Grades5 to 9
tag(s): percent (82)
In the ClassroomHave students try out this site on individual computers, or as a learning center. Make a shortcut to this site on classroom computers and use it as a center. Share this link on your class website for students to access at home. This site offers multiple modes of use, so it is easy to differentiate for ability levels within your class.
Grades8 to 12
In the ClassroomUse this in basic astronomy courses or introductions to show students different galaxies. A great idea to start students thinking beyond the confines of Earth would be to show an image of another galaxy and have students discuss what a galaxy is. Ask what galaxy is Earth in. Have students save the link and explore as homework, and assign them to come up with two questions that the site provoked. Refer to and discuss questions as you are teaching your astronomy unit, and maybe even use some (or all) of the questions on the exam for that unit.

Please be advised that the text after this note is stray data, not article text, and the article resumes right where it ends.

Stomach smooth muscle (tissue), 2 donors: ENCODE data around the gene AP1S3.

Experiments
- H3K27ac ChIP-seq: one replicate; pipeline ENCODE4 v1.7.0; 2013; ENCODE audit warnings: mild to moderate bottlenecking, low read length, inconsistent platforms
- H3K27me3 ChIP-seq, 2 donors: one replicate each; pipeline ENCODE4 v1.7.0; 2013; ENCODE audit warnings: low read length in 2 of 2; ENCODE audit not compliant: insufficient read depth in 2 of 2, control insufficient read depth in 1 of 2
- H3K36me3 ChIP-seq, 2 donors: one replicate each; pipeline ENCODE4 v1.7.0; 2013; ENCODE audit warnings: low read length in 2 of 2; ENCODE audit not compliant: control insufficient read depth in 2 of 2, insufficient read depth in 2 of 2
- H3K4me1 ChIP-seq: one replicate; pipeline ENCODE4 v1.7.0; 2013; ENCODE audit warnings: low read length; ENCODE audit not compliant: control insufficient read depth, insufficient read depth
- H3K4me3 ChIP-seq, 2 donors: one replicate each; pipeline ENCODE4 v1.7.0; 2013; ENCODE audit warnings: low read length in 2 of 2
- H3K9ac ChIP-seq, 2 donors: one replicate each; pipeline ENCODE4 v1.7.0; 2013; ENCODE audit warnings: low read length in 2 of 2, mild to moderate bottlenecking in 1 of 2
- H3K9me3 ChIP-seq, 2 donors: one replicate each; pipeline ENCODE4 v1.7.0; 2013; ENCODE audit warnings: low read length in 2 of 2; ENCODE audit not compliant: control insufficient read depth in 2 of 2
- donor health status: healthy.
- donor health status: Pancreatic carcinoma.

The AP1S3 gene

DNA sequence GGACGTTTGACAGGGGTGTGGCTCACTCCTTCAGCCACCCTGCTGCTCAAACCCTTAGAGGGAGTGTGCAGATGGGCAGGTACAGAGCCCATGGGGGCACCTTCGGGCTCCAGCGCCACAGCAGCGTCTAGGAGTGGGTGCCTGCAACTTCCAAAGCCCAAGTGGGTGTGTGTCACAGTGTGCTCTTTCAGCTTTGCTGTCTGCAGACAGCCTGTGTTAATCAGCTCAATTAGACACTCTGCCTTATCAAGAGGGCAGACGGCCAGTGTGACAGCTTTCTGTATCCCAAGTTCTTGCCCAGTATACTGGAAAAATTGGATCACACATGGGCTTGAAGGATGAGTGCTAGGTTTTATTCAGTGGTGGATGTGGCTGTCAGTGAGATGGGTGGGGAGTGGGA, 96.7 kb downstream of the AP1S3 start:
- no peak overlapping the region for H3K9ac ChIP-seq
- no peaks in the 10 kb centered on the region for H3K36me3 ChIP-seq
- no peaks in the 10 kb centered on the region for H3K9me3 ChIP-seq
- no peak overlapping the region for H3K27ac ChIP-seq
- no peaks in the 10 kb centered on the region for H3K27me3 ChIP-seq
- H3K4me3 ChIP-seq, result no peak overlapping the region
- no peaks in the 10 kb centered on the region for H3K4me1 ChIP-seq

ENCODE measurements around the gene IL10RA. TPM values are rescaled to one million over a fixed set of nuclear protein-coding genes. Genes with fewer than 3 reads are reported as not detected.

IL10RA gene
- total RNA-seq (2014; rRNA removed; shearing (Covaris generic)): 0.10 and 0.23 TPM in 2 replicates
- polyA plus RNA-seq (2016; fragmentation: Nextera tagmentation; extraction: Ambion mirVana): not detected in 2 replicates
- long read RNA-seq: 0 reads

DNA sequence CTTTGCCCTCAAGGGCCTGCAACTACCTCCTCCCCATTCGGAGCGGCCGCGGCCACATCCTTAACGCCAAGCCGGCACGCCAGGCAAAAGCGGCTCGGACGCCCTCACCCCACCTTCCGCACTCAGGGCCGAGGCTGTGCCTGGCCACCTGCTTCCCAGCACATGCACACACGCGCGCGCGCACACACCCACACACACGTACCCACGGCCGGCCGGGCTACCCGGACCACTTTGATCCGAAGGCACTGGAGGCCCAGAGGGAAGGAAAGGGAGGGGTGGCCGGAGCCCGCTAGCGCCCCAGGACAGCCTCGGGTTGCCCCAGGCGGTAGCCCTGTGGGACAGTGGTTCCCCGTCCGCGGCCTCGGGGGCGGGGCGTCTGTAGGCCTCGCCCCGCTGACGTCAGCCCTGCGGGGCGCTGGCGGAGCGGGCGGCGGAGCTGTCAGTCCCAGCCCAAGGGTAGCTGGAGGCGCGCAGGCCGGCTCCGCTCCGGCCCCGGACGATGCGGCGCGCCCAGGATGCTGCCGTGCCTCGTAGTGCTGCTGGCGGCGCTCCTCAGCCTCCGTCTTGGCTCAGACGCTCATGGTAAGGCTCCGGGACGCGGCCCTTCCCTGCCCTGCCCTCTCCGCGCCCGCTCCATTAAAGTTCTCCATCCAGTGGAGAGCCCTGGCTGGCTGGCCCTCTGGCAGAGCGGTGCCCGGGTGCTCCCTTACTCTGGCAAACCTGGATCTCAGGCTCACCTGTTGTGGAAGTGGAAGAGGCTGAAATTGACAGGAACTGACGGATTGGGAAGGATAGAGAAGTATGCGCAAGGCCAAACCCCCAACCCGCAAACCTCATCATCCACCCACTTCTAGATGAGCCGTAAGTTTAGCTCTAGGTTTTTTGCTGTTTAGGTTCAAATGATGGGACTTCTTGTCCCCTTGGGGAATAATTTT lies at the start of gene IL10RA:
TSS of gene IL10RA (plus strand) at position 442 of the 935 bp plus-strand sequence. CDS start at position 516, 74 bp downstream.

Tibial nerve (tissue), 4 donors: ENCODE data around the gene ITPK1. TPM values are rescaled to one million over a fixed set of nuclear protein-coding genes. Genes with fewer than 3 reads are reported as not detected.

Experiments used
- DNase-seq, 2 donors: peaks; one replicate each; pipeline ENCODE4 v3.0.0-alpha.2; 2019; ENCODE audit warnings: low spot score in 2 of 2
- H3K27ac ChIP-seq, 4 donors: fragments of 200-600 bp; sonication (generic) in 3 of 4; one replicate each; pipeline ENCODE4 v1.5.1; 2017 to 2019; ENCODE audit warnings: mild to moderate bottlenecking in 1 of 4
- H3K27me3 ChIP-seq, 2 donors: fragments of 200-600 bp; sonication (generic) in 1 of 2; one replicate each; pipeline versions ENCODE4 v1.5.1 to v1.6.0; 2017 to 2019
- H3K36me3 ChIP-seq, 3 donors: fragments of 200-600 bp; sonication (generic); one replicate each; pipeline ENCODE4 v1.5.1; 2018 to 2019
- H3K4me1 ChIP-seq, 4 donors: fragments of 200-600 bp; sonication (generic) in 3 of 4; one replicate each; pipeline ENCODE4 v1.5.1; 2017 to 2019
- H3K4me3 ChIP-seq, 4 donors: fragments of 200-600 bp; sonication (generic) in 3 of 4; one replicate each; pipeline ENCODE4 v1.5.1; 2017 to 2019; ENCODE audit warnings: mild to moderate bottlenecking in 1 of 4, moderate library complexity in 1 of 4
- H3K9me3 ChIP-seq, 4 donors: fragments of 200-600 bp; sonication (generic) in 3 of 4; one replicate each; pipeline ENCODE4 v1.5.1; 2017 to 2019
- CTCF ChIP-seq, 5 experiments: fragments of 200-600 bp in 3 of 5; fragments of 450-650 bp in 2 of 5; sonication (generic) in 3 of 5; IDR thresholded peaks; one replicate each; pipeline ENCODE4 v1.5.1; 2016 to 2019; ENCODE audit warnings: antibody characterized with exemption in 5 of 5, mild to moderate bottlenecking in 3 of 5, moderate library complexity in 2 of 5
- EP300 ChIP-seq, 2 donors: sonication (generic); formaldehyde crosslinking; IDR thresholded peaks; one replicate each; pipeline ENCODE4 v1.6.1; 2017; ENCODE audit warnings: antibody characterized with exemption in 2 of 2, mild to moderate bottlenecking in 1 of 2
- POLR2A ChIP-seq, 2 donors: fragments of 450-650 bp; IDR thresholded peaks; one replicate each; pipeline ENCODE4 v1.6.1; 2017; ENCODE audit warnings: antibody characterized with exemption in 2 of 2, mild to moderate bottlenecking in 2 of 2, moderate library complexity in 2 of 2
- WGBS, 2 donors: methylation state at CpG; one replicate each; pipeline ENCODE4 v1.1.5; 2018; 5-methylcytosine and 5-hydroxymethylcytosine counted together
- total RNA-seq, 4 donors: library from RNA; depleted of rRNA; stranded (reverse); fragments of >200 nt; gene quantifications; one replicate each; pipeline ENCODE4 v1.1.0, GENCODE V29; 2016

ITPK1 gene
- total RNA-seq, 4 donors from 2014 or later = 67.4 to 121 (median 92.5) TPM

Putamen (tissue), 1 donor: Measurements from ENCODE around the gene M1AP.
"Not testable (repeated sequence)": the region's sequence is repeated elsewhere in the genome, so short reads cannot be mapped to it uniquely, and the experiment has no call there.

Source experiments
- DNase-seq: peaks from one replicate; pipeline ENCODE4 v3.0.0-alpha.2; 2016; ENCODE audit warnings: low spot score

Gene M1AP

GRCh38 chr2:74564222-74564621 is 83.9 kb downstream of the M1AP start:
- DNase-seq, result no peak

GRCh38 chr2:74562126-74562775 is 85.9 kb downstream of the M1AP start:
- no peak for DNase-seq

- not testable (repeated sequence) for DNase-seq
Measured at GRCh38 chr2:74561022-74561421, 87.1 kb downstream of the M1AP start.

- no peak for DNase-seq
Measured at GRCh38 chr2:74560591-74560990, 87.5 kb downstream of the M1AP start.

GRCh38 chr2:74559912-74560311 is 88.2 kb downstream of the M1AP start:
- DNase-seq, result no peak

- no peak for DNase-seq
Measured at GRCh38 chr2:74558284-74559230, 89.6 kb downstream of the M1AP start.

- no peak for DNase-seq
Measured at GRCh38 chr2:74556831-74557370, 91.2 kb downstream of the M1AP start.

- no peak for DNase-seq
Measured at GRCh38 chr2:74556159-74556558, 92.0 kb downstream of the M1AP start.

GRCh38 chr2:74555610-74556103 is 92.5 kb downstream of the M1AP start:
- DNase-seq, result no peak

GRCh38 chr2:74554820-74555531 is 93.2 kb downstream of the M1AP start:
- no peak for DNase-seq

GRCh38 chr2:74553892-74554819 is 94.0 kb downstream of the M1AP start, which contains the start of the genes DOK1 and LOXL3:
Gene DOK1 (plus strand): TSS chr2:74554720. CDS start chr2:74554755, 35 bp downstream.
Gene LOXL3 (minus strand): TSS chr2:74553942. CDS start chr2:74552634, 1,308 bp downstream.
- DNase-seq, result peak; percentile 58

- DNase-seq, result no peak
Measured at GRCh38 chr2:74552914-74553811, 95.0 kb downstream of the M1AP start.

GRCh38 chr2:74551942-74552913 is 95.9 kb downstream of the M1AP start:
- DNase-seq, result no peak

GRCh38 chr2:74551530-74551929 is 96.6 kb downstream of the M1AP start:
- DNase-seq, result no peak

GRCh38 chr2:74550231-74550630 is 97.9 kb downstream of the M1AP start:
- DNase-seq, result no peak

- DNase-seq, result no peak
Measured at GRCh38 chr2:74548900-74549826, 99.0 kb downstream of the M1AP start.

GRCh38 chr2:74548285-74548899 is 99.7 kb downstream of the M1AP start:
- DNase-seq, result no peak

You may want to select one of the projects that are labeled basic, advanced, challenge, etc. Each level has several topics. Group students and assign them one of the project's topics to explore. Or, to differentiate for your students you can have small groups investigate an entire project at one level, including all topics. Have groups keep any objects they make and take notes about what they learned using a tool such as Quicklyst (reviewed here). Once finished, have them share their part of the project using your interactive whiteboard and projector. Post student notes as links on your teacher website, so all students can benefit from them. Once created, the notes can be used as a study aid for tests and quizzes.